Editor's note: Monte Enbysk, an experienced (but not elite) runner, was thrown off his Seattle Marathon training schedule by an injury last month. He has chronicled his comeback effort and 'ê with this final correspondence 'ê his race day for Crosscut. His previous installments are available here.
Despite a leg injury and 10 days of missed training in a critical phase, I finished the Seattle Marathon on Sunday. So my marathon No. 17 is in the books. The weather was great, dry and not super-cold, and I met my goal of beating last year'ês Seattle Marathon time.
So why don'êt I feel that good about the run?
I guess it'ês because it could have been so much better. I really felt the lack of being able to do more long runs (20 miles or more) in my training. I was able to squeeze in just one. I finished Sunday in 5 hours, 28 minutes, 14 seconds, which was disappointing to me after reaching the halfway point in 2:25. I was running on fumes through miles 17-23, and forced to walk up most of the hills in that stretch. I caught a second wind in the last five kilometers, smelling the finish line, but it still was slow-going.
I was not adequately trained, and may not push forward with a marathon if I get into a similar injury situation down the road.
OK, let'ês leave my excuses for a minute and talk about the event. Despite the rant I just made about my training, I had fun Sunday.
Charlie Sunderlage, 29, of Bellingham, reportedly running his first marathon, won the men'ês race in 2:32:26. I got to watch Charlie run gazelle-like heading north after doing the Seward Park loop while I was still going south to do the loop myself. (I'êm happy to say that at least I reached the halfway point before Charlie crossed the finish line.) A fellow Bellinghamer, Lauren Breihof, 20, won the women'ês marathon in 2:58:58.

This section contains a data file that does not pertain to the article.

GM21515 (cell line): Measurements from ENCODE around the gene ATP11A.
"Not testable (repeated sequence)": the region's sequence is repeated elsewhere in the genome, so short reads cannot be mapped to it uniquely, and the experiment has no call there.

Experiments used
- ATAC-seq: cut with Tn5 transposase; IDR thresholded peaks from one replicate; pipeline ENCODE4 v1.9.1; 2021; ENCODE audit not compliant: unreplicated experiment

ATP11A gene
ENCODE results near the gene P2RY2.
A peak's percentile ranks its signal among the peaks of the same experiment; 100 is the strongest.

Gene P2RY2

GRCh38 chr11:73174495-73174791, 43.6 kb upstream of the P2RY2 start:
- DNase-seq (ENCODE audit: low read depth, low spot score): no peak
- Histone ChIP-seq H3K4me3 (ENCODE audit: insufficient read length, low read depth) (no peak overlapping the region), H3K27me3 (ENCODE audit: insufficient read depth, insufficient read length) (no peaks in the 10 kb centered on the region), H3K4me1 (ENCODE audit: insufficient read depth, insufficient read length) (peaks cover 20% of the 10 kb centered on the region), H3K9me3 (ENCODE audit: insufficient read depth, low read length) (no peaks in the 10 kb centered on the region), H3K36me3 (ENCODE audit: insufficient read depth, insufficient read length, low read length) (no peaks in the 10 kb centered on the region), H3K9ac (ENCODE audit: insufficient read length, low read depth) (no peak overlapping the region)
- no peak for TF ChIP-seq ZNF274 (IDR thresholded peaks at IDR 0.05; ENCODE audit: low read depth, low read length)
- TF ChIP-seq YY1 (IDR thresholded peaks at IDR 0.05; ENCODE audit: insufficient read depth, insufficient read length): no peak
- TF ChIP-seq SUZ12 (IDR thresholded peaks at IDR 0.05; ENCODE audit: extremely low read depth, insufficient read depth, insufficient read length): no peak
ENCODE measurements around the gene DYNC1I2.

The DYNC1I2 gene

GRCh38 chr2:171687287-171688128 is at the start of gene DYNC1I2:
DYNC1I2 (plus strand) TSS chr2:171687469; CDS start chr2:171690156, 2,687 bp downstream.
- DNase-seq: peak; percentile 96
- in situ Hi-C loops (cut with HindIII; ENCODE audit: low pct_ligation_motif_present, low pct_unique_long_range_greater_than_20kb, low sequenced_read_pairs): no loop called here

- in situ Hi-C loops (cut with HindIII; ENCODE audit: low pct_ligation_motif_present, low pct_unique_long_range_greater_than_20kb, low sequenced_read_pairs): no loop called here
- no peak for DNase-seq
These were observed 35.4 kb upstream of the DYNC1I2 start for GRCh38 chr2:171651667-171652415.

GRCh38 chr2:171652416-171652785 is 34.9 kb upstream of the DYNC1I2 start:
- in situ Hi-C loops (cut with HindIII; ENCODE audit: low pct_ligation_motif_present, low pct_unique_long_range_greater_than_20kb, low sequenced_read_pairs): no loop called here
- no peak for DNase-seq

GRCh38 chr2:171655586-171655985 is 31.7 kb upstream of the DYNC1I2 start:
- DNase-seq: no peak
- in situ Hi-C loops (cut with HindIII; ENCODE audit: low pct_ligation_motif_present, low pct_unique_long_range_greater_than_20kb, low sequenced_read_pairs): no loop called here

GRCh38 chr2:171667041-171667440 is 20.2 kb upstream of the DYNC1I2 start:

Every year, more than twice as many people run the half-marathon as the marathon. Alex Crabill, 21, a Tacoma native, won the men'ês half in a fine 1:08:54, and Kristi Houk, 25, of Port Orchard, won the women'ês half in 1:22.
All told, 10,751 people finished the marathon run and walk and the half-marathon run and walk. That includes 7,309 finishers for the half-marathon run and 2,229 for the marathon run. (Here are individual results.)
A highlight for me in the marathon was running a couple of miles and chatting with barefoot runner Todd Byers, 46, of Long Beach, Calif. (formerly of Seattle). Todd, one of at least two barefoot runners Sunday, said he enjoys the 'êfreedom'ê of running without shoes, and says he has no problem navigating surfaces barefoot (he even does trail runs barefoot). He'ês done more than 75 marathons barefoot and about 250 marathons altogether, and has his own website, Barefoot Todd, the Barefoot coach.
Todd runs effortlessly, with a smooth, easy stride; you have to look down to see that he'ês running with bare feet. Many runners did, cheering for Todd as if he were a rock star prancing by on the asphalt. Todd took it all in stride, happily speaking to anyone who asked about his lack of footwear. He ended up falling behind me before the halfway point but then passed me around Mile 22 and finished in 5:21:22.
Back to my excuses. Every runner spends part of any race that could have gone better compiling excuses. Here are some more of mine from Sunday:
- My splits were 2:25 for the first 13.1 miles and 3:03 for the second 13.1 miles. One could argue that I went out too fast.
- I had to pee the entire race. I didn'êt stop to relieve myself, but it slowed me down anyway.
- I found myself ahead of a couple of different women, seemingly in their 70s. I did not want to show them up, so I slowed down each time (not really) to let them pass me.
- I spent too much time early in the race enjoying the, ahem, scenery.
- The weather was too nice. My best Seattle Marathon time (4:38 in 2006) came in the pouring rain.
- I wore shoes. Running barefoot, I might have been able to lift my legs more easily and keep up with Todd.
Thanks, everyone, for reading my posts. Marathon No. 18 for me will likely be next spring. In the meantime, I look forward to my next run being a 5K.